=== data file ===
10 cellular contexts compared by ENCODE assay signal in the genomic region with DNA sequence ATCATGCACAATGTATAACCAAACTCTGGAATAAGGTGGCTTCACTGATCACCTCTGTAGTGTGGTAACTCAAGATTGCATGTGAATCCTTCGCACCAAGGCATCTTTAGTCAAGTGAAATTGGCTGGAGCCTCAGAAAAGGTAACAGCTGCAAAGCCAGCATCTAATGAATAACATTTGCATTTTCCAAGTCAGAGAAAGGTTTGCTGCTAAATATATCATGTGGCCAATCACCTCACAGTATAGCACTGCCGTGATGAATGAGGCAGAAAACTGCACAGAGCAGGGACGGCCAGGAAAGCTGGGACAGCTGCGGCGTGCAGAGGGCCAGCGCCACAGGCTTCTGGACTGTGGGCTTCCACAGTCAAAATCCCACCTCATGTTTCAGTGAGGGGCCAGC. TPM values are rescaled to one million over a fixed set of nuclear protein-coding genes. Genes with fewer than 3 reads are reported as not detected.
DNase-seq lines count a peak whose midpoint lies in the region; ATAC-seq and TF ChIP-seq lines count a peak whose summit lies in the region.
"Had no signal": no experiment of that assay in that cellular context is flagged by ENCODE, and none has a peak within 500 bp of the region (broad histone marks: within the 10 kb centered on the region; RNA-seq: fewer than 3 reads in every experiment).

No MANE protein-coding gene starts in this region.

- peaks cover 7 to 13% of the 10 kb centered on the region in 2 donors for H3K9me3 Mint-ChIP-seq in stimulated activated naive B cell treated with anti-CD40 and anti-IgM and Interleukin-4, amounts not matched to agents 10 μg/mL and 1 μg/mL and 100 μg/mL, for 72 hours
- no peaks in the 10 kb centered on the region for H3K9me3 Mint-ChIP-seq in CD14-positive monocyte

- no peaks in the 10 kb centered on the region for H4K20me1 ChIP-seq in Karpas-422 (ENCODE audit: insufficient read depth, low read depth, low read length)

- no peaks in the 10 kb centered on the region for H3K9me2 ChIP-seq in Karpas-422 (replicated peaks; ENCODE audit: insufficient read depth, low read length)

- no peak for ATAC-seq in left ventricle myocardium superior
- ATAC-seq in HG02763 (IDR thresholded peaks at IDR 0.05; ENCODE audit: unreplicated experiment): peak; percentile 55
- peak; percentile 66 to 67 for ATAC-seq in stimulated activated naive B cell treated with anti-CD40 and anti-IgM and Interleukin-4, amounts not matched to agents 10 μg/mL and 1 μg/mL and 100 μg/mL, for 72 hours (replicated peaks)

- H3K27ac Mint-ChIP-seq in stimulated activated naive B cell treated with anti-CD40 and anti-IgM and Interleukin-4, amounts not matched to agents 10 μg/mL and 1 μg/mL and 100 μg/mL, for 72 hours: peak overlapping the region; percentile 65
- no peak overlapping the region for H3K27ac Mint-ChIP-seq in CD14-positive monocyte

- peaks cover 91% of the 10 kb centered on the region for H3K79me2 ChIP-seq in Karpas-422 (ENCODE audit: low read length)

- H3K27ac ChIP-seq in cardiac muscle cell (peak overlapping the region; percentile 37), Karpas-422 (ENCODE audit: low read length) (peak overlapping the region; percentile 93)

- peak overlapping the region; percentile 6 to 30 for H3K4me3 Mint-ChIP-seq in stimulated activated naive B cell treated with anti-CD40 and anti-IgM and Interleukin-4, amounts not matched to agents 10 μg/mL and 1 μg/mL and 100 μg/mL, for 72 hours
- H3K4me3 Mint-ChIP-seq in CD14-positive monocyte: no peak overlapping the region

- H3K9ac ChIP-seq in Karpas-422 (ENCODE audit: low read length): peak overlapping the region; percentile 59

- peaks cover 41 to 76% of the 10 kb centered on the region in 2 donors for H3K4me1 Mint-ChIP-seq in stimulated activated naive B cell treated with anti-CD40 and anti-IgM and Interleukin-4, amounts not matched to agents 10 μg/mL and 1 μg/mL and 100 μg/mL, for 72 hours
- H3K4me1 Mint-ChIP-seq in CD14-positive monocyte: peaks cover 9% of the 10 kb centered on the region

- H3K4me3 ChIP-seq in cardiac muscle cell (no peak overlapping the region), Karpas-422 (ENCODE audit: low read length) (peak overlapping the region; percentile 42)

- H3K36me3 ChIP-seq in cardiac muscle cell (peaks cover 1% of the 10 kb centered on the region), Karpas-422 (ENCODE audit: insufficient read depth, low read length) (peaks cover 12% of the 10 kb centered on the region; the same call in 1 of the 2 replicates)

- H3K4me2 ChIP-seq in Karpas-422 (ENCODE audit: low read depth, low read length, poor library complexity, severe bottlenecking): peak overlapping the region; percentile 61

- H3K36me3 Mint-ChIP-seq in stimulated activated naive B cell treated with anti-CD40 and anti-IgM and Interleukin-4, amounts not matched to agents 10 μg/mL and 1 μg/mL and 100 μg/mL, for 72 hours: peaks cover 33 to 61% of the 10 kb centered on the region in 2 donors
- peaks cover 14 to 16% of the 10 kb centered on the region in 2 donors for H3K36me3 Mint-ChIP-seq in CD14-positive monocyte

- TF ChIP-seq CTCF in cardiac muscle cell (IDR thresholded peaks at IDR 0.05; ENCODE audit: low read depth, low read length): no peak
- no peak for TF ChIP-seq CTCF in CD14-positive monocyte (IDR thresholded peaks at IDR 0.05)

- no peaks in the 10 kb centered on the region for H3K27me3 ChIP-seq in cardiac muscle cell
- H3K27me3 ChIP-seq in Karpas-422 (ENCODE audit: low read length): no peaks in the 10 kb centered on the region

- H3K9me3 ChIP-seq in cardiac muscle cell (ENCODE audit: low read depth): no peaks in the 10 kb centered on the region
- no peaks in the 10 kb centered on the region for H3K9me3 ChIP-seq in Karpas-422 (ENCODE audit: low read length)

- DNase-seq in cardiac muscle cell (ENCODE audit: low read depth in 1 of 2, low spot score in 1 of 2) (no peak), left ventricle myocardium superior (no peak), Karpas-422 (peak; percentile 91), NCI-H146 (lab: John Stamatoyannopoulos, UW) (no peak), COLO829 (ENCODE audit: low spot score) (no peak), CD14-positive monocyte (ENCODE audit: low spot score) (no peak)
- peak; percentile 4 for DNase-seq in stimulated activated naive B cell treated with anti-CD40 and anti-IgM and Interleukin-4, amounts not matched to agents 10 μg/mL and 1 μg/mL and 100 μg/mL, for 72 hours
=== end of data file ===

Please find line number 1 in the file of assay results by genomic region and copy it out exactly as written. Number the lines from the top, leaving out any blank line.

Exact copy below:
10 cellular contexts compared by ENCODE assay signal in the genomic region with DNA sequence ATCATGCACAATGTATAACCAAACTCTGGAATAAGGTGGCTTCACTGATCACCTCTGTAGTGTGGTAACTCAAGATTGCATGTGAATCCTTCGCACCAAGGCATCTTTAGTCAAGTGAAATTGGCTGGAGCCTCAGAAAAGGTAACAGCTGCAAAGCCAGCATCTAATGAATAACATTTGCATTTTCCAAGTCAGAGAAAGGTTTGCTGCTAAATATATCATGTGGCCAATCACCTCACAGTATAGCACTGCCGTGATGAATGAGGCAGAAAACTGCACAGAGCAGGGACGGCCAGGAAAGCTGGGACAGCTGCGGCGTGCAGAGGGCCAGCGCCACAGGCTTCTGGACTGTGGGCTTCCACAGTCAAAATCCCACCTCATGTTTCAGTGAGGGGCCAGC. TPM values are rescaled to one million over a fixed set of nuclear protein-coding genes. Genes with fewer than 3 reads are reported as not detected.